Display Settings:

Format

Send to:

Choose Destination
Int Psychogeriatr. 2011 Apr;23(3):413-24. doi: 10.1017/S1041610210001109. Epub 2010 Jul 30.

Can older "at risk" adults benefit from psychoeducation targeting healthy brain aging?

Author information

  • 1Ageing Brain Centre, Brain and Mind Research Institute, University of Sydney, NSW, Australia. lnorrie@med.usyd.edu.au

Abstract

BACKGROUND:

Multifactorial strategies that prevent or delay the onset or progress of cognitive decline and dementia are needed, and should include education regarding recognized risk factors. The current study sought to investigate whether older adults "at risk" of cognitive decline benefit from psychoeducation targeting healthy brain aging.

METHODS:

65 participants (mean age 64.8 years, SD 9.6) with a lifetime history of major depression; vascular risk as evidenced by at least one vascular risk factor; and/or subjective or objective memory impairment were allocated to weekly psychoeducation sessions or a waitlist control group. The small group sessions were conducted over ten weeks by a team of medical and allied health professionals with expertise in late-life depression and cognition. Sessions focused on modifiable risk factors for cognitive decline including vascular risk, diet, exercise, depression, anxiety and sleep disturbance, as well as providing practical strategies for memory and cognition. Both the psychoeducation and waitlist group completed a 20-item knowledge test at baseline and follow-up. Participants in the psychoeducation group were asked to complete follow-up self-report satisfaction questionnaires.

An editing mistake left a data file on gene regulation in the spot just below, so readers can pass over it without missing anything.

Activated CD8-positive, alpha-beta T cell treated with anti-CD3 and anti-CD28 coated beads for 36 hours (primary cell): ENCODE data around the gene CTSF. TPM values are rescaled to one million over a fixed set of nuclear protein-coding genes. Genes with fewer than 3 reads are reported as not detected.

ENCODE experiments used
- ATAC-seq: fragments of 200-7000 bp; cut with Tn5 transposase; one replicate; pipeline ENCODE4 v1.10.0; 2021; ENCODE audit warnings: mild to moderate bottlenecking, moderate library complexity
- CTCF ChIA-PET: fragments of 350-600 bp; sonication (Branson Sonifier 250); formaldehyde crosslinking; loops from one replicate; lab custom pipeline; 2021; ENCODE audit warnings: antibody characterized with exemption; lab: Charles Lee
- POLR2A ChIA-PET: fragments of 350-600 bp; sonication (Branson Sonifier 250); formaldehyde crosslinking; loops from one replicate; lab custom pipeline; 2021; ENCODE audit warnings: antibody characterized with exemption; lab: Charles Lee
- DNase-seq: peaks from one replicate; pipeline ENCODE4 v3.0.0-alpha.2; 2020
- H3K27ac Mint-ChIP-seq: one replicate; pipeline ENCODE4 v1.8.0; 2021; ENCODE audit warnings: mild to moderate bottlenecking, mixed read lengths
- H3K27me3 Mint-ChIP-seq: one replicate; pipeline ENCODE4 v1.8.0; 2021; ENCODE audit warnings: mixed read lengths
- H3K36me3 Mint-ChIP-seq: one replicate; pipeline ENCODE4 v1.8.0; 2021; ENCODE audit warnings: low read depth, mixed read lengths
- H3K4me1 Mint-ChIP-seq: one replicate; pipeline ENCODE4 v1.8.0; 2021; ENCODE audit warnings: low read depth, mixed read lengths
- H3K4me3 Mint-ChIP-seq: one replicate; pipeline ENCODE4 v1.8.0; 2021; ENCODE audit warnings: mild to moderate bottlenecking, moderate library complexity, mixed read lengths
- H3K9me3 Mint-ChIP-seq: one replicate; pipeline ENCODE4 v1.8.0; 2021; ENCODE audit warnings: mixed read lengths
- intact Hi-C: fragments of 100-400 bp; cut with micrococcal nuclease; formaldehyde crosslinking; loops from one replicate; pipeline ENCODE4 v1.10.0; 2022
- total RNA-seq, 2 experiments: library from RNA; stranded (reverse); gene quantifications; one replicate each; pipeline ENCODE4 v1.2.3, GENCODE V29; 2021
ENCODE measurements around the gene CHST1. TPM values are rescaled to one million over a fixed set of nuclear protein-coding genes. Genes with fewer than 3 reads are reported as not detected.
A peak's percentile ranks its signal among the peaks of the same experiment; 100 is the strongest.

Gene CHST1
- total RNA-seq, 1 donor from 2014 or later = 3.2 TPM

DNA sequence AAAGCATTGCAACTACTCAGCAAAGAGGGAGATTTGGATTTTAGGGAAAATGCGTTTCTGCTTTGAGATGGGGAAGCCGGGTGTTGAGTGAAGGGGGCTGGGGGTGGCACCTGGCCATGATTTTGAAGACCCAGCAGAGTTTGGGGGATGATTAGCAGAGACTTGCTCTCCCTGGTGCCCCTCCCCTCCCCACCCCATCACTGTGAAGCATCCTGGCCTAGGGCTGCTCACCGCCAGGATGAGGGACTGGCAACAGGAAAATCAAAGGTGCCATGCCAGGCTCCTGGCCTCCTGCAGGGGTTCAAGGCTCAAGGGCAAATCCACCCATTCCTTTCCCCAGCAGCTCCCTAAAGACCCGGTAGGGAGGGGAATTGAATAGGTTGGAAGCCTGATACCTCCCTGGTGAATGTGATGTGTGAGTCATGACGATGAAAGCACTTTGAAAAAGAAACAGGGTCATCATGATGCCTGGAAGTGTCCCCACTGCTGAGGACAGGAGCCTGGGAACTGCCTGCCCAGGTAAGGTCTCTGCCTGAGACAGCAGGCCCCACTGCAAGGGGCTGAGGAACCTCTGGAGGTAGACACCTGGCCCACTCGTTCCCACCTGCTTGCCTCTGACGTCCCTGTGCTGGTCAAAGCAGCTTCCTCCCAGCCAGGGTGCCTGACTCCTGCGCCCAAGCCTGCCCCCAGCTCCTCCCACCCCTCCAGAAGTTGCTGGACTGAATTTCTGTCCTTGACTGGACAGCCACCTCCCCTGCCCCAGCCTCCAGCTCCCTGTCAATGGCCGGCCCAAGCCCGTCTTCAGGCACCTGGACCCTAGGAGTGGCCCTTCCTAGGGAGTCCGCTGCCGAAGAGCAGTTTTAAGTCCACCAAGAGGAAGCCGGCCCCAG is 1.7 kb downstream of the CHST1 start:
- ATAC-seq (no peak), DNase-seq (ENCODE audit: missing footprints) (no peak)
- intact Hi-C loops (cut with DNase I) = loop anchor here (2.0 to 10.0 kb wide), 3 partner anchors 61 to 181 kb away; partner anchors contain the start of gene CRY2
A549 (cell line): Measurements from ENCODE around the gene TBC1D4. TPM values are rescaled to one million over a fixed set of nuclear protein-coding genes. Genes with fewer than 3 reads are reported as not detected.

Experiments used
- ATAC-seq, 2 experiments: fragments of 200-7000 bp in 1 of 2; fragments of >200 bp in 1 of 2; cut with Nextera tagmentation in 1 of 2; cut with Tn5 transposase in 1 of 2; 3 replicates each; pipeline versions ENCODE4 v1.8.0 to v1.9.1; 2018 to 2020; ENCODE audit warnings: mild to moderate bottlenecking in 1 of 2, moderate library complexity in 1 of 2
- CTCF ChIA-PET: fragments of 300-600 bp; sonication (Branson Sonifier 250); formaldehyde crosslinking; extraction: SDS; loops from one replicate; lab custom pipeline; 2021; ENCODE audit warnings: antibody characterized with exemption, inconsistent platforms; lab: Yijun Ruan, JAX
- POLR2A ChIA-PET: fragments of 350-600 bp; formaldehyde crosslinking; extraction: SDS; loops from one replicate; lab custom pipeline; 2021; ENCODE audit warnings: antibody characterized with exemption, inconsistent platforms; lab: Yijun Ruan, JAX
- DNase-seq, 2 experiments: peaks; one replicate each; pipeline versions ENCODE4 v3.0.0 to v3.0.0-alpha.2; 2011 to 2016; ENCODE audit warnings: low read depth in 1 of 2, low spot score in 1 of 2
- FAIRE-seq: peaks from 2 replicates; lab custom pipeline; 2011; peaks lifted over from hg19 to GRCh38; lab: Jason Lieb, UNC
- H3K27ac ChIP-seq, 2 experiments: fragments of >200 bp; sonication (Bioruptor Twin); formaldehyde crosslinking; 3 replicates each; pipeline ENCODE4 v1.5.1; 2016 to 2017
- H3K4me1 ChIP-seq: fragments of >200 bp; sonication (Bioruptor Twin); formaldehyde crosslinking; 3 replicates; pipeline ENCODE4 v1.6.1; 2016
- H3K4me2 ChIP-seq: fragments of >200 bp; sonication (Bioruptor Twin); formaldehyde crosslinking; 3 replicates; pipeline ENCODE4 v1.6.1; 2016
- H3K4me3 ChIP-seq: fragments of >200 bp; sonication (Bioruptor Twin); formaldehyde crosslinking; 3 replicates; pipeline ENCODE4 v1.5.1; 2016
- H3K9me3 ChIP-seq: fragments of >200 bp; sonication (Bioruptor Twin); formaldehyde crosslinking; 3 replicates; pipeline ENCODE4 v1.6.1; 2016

RESULTS:

Repeated measures ANOVA showed a significant interaction effect depicting improvements in knowledge associated with psychoeducation, corresponding to an improvement of 15% from baseline. Satisfaction data additionally showed that 92.3% of participants rated the program as "good" to "excellent", and over 90% suggested they would recommend it to others.

CONCLUSIONS:

A group-based psychoeducation program targeting healthy brain aging is effective in improving knowledge. Additionally, it is acceptable and rated highly by participants.

PMID:
20670460
[PubMed - indexed for MEDLINE]
PubMed Commons home

PubMed Commons

0 comments
How to join PubMed Commons

    Supplemental Content

    Icon for Cambridge University Press
    Loading ...
    Write to the Help Desk